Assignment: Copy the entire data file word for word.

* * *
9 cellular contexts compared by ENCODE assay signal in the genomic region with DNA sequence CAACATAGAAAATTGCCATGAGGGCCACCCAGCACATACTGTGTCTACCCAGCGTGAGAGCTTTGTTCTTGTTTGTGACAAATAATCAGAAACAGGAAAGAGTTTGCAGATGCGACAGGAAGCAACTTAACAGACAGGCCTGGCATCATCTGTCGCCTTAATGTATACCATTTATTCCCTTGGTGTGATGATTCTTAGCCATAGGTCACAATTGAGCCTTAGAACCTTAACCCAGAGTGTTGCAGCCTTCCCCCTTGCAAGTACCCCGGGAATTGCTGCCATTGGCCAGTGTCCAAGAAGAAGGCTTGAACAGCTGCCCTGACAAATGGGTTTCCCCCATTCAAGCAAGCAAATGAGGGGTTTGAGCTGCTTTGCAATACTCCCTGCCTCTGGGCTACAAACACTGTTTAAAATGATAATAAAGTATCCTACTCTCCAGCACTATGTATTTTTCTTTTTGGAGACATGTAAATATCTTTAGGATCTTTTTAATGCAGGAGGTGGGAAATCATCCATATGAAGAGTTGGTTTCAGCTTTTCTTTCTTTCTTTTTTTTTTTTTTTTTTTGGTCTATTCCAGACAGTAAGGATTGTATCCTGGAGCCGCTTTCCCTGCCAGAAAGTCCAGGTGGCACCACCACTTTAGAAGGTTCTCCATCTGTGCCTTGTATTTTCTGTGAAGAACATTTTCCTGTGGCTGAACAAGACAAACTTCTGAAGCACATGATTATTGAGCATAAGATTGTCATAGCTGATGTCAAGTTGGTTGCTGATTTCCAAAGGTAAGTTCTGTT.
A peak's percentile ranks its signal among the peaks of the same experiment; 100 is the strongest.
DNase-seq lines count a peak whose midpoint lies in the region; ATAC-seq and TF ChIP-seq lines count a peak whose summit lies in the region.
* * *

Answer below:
9 cellular contexts compared by ENCODE assay signal in the genomic region with DNA sequence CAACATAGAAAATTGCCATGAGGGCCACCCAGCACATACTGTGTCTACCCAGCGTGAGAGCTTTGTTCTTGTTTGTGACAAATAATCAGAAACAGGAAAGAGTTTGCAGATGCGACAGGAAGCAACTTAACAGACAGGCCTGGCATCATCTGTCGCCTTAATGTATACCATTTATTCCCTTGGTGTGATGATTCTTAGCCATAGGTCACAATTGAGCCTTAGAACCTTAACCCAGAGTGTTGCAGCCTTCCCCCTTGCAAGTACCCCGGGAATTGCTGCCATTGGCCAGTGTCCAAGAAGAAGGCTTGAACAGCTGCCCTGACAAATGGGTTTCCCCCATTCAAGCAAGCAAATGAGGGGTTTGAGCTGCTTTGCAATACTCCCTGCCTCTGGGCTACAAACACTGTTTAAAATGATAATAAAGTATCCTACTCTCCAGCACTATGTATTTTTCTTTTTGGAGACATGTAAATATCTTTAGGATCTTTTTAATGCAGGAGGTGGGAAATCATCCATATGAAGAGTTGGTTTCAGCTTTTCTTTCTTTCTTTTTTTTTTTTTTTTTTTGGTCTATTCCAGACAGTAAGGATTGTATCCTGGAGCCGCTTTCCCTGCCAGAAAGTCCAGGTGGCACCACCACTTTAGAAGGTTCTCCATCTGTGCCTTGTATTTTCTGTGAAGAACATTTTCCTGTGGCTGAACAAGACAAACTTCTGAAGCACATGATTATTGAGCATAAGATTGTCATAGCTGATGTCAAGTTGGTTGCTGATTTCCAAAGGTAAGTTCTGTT.
A peak's percentile ranks its signal among the peaks of the same experiment; 100 is the strongest.
DNase-seq lines count a peak whose midpoint lies in the region; ATAC-seq and TF ChIP-seq lines count a peak whose summit lies in the region.